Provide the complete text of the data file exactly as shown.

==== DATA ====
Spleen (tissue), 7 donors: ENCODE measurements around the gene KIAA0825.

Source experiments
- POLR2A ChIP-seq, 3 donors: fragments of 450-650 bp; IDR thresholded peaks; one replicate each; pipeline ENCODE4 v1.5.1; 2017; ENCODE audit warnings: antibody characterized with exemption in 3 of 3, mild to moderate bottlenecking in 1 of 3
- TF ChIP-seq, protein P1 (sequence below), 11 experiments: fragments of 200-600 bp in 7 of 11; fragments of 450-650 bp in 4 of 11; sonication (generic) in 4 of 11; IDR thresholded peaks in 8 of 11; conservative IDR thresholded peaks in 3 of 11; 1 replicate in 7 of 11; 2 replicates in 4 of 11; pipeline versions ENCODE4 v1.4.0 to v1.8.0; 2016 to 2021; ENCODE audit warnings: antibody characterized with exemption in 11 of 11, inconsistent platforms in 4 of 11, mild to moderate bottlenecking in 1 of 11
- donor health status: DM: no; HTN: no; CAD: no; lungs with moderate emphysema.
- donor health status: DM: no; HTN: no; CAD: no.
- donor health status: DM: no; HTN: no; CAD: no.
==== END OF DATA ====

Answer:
Spleen (tissue), 7 donors: ENCODE measurements around the gene KIAA0825.

Source experiments
- POLR2A ChIP-seq, 3 donors: fragments of 450-650 bp; IDR thresholded peaks; one replicate each; pipeline ENCODE4 v1.5.1; 2017; ENCODE audit warnings: antibody characterized with exemption in 3 of 3, mild to moderate bottlenecking in 1 of 3
- TF ChIP-seq, protein P1 (sequence below), 11 experiments: fragments of 200-600 bp in 7 of 11; fragments of 450-650 bp in 4 of 11; sonication (generic) in 4 of 11; IDR thresholded peaks in 8 of 11; conservative IDR thresholded peaks in 3 of 11; 1 replicate in 7 of 11; 2 replicates in 4 of 11; pipeline versions ENCODE4 v1.4.0 to v1.8.0; 2016 to 2021; ENCODE audit warnings: antibody characterized with exemption in 11 of 11, inconsistent platforms in 4 of 11, mild to moderate bottlenecking in 1 of 11
- donor health status: DM: no; HTN: no; CAD: no; lungs with moderate emphysema.
- donor health status: DM: no; HTN: no; CAD: no.
- donor health status: DM: no; HTN: no; CAD: no.